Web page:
last two trays have no W converter layers since the GRID trig-
ger logic requires at least three contiguous Si planes.
The detector unit is a 9.5 × 9.5cm2tile, 410µm thick with strip
pitch 121mum. Four tiles bonded together form a ’ladder’. Ev-
ery ST plane consists of four ladders.
Only every second strip is readout to limit the power consump-
tion. The non readoutstrips contributeto the resolutionthrough
the principle of capacitive charge division.
Each ladder is read-out by three TAA1 ASICs, each operat-
ing 128 channels at low noise, low power configuration (<
400µW/channel), self-triggering ability and analog readout.
The ST position resolution is below 40µm for a large range of
particle incidence angles .
2.1. The GRID simulation
The GRID as mounted on the spacecraft and as installed in
the test beam is simulated using the GEANT 3.21 package .
This package provides for a detailed simulation of the materi-
als and describes with high precision the passage of particles
through matter including the production of secondary particles.
The simulation output is formatted to be readable by the recon-
struction programs used for the analysis of in-flight data.
2.2. Direction and Energy Reconstruction
The γ-ray direction reconstruction is obtained from the iden-
tification and the analysis of the e+/e−tracks stemming from
the conversion vertex. Each microstrip silicon plane measures
separately the X and Y hit coordinates.
The first step of the event analysis requires to find two tracks
among the possible associations of the hits detected by the ST
The second step consists in fitting the track trajectories through
the hits accounting for the presence of energy loss and multiple
scattering. These steps are performed separately for the X and
Y coordinates producing four tracks, two for each projection.
The three dimensional direction is obtained requiring a correct
association of the two projections of each track.
The track parameters are fitted by a Kalman filter smooth algo-
rithm . A special implementationof the filter  exploits the
measurementof the angularscatteringof the e±due to the inter-
actions with the material to estimate the track energies. Com-
bining the track energies the γ-ray energy is estimated.
3. The γ-ray Calibrations
3.1. Calibration goals
The goal of the calibration is to estimate the instrument re-
sponse function by exposing it to a γ-ray beam with energyand
direction known to an accuracy better than the resolving power
of the instrument.
The required accuracy of ST is driven by its use during the
AGILE mission: the systematic errors introduced by the cali-
bration shouldbe smaller than the statistic errors expectedfrom
a bright celestial source.
The detectorpropertiesto be evaluatedby the calibrationare:
the detection efficiency, the angular resolution, the energy res-
olution. In this paper we concentrate on evaluating the Point
Spread Function (PSF) as a function of the γ-ray energy and
program. This simulation will be required to complement the
calibration data in the untested parts of parameter space. In
particularthe informationabovethe maximumenergyavailable
at BTF can be obtained only through the simulation.
The calibration is designed to cover a wide range of the ge-
ometries and conditions realized in space. The ST was cali-
brated at the INFN LNF in the period 2-20 November 2005,
thanks to the collaboration between the AGILE Team and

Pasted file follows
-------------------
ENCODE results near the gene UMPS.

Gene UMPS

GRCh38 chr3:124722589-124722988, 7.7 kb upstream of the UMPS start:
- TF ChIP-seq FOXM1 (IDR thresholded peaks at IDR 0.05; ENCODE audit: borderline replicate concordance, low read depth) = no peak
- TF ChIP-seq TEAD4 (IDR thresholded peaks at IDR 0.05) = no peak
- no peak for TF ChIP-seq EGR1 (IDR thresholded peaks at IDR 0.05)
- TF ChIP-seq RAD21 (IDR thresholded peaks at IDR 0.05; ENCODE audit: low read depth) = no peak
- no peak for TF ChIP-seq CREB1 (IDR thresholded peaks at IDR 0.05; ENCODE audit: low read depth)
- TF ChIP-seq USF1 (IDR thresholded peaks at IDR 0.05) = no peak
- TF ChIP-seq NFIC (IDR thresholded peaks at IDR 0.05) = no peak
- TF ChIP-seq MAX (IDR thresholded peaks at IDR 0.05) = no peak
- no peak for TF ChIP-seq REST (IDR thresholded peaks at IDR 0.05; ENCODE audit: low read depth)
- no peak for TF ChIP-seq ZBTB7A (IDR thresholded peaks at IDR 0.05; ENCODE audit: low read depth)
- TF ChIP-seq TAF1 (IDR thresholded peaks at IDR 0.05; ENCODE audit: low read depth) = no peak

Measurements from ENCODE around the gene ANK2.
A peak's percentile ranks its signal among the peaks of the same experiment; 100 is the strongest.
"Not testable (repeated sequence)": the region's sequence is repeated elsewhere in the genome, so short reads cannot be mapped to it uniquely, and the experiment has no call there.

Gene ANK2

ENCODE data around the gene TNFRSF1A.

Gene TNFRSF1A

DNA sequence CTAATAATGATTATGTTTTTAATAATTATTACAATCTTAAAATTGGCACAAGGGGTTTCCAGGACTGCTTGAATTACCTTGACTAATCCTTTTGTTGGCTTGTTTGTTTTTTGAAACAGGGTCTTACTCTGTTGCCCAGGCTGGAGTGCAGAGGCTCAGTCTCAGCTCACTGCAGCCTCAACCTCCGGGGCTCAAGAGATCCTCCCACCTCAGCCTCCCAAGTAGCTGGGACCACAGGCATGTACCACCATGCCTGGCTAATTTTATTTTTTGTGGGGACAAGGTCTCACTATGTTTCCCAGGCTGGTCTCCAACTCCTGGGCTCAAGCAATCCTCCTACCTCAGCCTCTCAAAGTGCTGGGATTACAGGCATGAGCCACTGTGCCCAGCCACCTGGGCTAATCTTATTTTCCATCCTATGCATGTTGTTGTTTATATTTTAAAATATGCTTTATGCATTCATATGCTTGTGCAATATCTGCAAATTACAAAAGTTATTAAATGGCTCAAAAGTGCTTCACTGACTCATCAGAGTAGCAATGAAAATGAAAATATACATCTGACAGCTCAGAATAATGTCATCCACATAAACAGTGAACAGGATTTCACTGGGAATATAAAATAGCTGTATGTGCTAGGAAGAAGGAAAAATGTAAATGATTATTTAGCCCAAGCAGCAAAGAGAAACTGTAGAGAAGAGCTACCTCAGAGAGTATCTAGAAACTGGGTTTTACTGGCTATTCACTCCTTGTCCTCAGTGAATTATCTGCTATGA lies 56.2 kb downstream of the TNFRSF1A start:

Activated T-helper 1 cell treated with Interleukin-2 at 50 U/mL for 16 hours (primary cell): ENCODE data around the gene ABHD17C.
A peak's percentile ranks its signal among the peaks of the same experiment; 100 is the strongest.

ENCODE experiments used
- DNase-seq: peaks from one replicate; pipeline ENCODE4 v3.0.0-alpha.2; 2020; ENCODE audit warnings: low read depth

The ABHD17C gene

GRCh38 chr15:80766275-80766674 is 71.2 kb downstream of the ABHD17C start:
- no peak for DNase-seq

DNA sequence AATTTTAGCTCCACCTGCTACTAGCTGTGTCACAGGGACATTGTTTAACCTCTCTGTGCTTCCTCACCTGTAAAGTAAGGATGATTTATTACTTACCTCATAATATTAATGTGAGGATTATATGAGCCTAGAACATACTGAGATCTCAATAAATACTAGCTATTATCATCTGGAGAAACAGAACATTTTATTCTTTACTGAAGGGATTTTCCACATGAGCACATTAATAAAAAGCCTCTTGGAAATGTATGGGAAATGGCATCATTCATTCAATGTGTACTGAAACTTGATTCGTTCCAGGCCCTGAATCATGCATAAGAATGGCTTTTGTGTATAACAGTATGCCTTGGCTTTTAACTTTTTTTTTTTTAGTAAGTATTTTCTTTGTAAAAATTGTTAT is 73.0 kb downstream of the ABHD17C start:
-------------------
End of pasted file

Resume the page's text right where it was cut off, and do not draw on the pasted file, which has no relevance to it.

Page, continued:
3.2. Calibration strategy
To meet the calibration accuracy requirements, we have de-
termined the number of γ-rays required for the calibration of
AGILE, taking into account the photon fluence of a character-
istic γ-rays reference source as Vela.
With a cover-up efficiency of 50% and an effective area of
≈ 500cm2, the number of counts estimated is about 104for E
> 100 MeV, after two months of observation. The requirement
on the number of calibration photons detected by the GRID is
4 × 105for Eγ> 30MeV, 4 × 104for Eγ> 100MeV.
3.3. Calibration set up
3.3.1. The Beam Test Facility
For the ST calibration we used the Beam Test Facility (BTF)
in the Frascati DAΦNE collider complex, which includes a
LINAC at high e−/e+currents, an accumulator of e−/e+and
two accumulation rings at 510 MeV.
ring to be subsequently injected in the principal ring. When the
beam is not transferredin the accumulator,it can be transported
fer line: the BTF line. The BTF provides a collimated beam of
e−/e+in the energy range 20-800 MeV with a pulse rate of 50
Hz. Thepulse durationcan varyfrom1 to 10 ns andthe number
of particles for bunch can range from 1 to 105.
We operated with energy beam of 463 MeV and a pulse dura-
tion of 2 ns.
γ-rays were produced by Bremsstrahlung in a thin Silicon
target; subsequently a magnet bent away the e−while the γ-
rays could impinge on the GRID.
The target is constituted by two pairs of silicon microstrip sin-
gle sided detectors of 8.75 × 8.75cm2and 0.41mm thick, in-
cluding 384 strips with 228µm pitch. The target measures the
passage of the e−and cause the emission of Bremsstrahlung
impact of reduced
BTF e beam
Figure 2: A schematic of the γ-ray line: the target, the bending magnet and the
3.3.3. Tagging system
Our Team developed and installed in the BTF area a Photon
Tagging System (PTS) for the detection of the particles inter-
acting with the target. The e−are tagged using microstrip Si
detectors located on the internal walls of the bending dipole
magnet (see Fig.2). Depending on the energy loss in the tar-
get, the e−impinge on different strips. The correlation of the
measurements of the e−by the target Si planes and by the PTS
tags the photon; the position on the PTS measures the photon